Pitchfork Review: Meat Puppets ‘Dusty Notes’
By Steve Kandell
Meat Puppets’ 15th album mirrors the Kirkwood brothers’ ethos: earthy and out of time, casual and familiar, and wholly at ease with itself.
One distinct advantage Meat Puppets have over many of their ‘80s and ‘90s-vintage peers still making a go of it after more three decades is that they always kind of sounded like they were 55. There is no collectively imprinted youth to risk failing to recapture. By 1984’s immortal Meat Puppets II, they were already perfectly weathered and weird and an anathema to punk orthodoxy, finding the bridge between the Dead and the Dead Kennedys long before it was fashionable. The band was easy enough to classify as psychedelic—not in an indulgent or Day-Glo way, but in a way that suggested guzzling buckets of homemade drugs and happening upon musical instruments which they then played at whatever speed and volume felt sustainable in the moment. Their zeitgeist moment as guests of honor on 1994’s Nirvana’s MTV Unplugged in New York delivered Curt and Cris Kirkwood to the masses as old souls whose songs had earned pride of place alongside Bowie and Leadbelly.
The Meat Puppets’ 15th album in 37 years—their first with original drummer Derrick Bostrum since 1995, fifth since bassist Cris rejoined following fraught years of addiction and legal troubles, and third with Curt’s son Elmo playing guitar—serves as a defense of that thesis. Twenty-five long years later, the Kirkwood brothers have grown into their grizzledness. They now look like the sun-stroked prospectors they have always channeled, and Dusty Notes does what it says on the tin: It’s earthy and out of time, casual and familiar, and wholly at ease with itself. They aren’t trying to make an argument that punk and country can coexist or share DNA or an outlaw spirit; they aren’t trying to argue about anything much at all.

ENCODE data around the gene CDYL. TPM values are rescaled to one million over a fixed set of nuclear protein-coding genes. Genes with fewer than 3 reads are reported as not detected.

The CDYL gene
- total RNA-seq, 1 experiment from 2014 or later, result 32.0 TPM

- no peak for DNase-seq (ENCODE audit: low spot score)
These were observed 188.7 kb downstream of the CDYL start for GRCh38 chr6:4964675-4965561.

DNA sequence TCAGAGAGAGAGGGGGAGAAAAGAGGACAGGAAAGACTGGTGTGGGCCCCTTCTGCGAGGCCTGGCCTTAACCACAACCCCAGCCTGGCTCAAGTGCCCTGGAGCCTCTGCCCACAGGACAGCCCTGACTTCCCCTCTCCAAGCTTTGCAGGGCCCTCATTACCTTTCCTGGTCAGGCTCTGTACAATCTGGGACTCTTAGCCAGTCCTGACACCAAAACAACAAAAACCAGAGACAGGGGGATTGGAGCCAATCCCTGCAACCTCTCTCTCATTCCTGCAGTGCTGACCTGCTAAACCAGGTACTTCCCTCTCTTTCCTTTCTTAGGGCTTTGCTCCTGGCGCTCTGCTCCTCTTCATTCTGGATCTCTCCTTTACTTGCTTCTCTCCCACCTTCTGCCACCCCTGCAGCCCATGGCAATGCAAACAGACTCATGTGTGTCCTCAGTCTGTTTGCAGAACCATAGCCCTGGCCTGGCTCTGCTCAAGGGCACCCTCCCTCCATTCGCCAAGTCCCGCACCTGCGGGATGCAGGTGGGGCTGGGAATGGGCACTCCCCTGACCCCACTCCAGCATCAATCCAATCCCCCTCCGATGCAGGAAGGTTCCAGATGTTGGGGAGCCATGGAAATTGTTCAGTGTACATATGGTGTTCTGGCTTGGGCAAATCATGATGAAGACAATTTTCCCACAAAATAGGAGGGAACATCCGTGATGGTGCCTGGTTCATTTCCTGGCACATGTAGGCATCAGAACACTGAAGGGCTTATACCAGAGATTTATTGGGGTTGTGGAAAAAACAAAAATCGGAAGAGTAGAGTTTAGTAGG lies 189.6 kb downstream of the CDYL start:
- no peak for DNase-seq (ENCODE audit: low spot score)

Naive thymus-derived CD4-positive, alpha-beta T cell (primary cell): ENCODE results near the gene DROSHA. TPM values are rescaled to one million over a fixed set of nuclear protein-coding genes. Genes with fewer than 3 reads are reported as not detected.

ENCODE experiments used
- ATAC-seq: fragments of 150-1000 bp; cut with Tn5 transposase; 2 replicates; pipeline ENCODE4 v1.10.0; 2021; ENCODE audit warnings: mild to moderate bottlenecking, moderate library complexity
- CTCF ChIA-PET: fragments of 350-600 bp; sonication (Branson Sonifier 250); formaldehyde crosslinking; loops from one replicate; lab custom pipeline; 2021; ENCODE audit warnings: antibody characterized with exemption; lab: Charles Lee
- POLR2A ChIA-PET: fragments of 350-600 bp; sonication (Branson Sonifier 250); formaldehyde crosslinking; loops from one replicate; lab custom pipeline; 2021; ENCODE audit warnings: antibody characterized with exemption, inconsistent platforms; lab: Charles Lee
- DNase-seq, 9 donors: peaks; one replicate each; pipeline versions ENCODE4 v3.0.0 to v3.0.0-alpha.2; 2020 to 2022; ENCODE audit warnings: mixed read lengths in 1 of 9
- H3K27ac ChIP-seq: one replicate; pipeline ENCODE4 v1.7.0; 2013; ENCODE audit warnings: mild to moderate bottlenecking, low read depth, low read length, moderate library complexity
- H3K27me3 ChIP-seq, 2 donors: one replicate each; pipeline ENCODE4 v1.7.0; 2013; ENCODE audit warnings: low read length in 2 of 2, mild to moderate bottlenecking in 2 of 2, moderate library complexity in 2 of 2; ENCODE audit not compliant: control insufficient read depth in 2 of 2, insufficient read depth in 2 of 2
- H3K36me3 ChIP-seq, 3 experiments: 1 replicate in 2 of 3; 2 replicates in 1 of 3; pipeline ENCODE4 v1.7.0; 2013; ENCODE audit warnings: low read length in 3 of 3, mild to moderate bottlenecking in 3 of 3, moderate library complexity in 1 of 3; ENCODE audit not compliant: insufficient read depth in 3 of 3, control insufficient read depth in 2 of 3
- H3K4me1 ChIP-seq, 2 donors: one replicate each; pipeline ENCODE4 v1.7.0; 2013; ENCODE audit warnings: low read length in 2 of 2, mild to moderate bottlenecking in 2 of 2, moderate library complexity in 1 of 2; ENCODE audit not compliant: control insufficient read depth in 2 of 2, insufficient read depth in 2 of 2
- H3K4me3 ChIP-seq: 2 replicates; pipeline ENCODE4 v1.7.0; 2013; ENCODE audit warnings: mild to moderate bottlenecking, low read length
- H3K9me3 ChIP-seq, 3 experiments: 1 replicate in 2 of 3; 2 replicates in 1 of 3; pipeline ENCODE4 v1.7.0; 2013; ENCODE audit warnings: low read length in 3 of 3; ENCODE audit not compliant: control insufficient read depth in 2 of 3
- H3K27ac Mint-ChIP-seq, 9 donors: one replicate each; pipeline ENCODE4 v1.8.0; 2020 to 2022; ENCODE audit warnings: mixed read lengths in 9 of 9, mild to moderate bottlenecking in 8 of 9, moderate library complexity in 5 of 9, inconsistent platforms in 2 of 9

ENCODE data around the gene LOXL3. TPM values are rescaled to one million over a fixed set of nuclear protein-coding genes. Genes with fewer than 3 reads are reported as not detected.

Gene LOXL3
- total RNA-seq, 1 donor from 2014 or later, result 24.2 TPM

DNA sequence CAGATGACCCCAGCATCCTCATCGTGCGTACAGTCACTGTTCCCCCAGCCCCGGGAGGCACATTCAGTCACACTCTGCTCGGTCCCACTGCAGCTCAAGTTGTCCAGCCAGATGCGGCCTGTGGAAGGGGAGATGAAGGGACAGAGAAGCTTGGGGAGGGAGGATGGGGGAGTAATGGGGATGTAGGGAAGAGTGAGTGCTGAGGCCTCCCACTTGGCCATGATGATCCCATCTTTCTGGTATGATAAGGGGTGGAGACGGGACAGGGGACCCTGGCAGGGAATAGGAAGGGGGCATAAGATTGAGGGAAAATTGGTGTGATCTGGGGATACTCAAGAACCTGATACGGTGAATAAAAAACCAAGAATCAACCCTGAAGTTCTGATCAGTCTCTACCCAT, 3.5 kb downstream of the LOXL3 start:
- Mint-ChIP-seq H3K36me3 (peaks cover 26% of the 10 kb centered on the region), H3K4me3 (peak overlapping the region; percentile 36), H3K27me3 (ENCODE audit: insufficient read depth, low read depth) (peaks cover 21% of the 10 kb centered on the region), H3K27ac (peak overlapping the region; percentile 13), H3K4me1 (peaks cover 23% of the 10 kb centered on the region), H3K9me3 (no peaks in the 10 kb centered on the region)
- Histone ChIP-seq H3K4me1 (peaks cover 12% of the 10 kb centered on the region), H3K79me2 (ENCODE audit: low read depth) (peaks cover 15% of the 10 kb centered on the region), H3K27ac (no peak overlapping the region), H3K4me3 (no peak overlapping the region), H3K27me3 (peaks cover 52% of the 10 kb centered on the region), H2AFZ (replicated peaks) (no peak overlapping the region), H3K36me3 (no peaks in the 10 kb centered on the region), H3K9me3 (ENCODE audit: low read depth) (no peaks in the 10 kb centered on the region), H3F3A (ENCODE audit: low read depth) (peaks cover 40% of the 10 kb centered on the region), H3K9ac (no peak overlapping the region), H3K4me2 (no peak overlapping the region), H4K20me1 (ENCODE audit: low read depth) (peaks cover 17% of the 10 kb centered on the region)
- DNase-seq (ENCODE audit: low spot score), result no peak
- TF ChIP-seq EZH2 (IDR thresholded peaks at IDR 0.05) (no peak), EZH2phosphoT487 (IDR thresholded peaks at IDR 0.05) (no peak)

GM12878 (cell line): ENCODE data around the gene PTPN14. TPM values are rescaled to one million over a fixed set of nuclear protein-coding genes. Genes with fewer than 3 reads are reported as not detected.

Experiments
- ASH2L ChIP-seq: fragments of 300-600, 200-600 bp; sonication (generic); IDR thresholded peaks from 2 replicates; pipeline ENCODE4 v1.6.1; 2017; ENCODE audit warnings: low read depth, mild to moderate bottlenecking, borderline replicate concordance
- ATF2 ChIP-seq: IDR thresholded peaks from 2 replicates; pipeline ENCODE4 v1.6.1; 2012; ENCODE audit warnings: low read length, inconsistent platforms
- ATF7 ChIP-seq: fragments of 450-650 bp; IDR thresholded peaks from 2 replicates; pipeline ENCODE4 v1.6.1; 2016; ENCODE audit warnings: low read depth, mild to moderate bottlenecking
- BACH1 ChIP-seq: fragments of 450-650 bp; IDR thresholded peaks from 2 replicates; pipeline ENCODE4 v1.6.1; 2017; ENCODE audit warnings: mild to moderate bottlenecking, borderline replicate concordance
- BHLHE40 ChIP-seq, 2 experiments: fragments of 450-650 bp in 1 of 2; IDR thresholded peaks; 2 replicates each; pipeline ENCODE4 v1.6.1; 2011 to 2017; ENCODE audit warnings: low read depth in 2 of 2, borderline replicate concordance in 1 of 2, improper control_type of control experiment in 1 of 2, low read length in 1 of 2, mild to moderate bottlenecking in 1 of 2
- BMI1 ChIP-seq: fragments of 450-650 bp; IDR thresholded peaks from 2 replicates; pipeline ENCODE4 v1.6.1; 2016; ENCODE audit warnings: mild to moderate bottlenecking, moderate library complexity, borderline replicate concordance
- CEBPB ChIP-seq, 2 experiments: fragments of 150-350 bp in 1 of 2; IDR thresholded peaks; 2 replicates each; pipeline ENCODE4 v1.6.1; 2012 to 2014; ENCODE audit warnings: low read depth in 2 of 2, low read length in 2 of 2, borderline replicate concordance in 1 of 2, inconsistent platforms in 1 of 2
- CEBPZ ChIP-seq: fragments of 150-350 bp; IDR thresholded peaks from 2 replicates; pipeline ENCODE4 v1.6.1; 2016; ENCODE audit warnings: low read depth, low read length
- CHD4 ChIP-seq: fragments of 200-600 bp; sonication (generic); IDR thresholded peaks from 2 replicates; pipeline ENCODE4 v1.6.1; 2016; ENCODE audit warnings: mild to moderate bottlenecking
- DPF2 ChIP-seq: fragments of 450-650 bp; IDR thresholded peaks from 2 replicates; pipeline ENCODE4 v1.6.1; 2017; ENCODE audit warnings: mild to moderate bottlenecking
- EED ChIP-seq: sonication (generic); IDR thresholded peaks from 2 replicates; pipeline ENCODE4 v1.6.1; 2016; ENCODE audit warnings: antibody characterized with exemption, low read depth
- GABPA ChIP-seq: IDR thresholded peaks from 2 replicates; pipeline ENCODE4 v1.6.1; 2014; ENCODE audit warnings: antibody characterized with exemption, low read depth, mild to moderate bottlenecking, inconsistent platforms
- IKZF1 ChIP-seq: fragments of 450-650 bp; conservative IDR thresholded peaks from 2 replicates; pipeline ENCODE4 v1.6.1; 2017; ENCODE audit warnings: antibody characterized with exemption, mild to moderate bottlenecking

The loud rawk guitars that were still dominant as of their previous album, 2013’s Rat Farm, are largely confined to the background here. Of the 10 tracks, only one, the prog-metal mini-opus “Vampyr’s Winged Fantasy,” even attempts to broach raucousness or racket. The other nine, including a spirited cover of Don Gibson’s “Sea of Heartbreak” (perhaps best known via Johnny Cash’s 1996 American-recorded version and come to think of it, it’s kind of wild that Rick Rubin never fed Cash “Lake of Fire” to try out during any of those sessions, that would have been perfect, but anyway), rest comfortably on the reserved, honky-tonk side of the spectrum, some distance from their youthful shredding and shrieking or their Too High To Die-era 120 minutes of fame.
Opening track “Warranty” positively bounces thanks to its octave-jumping bassline, while banjo and mariachi horns anchor “Nine Pins” and the title track, respectively; “On” and “The Great Awakening” are mid-tempo piano-based ballads. In aggregate, none of this feels like a departure—it’s somehow a step backward and forward at the same time, mining roots as a way to age gracefully.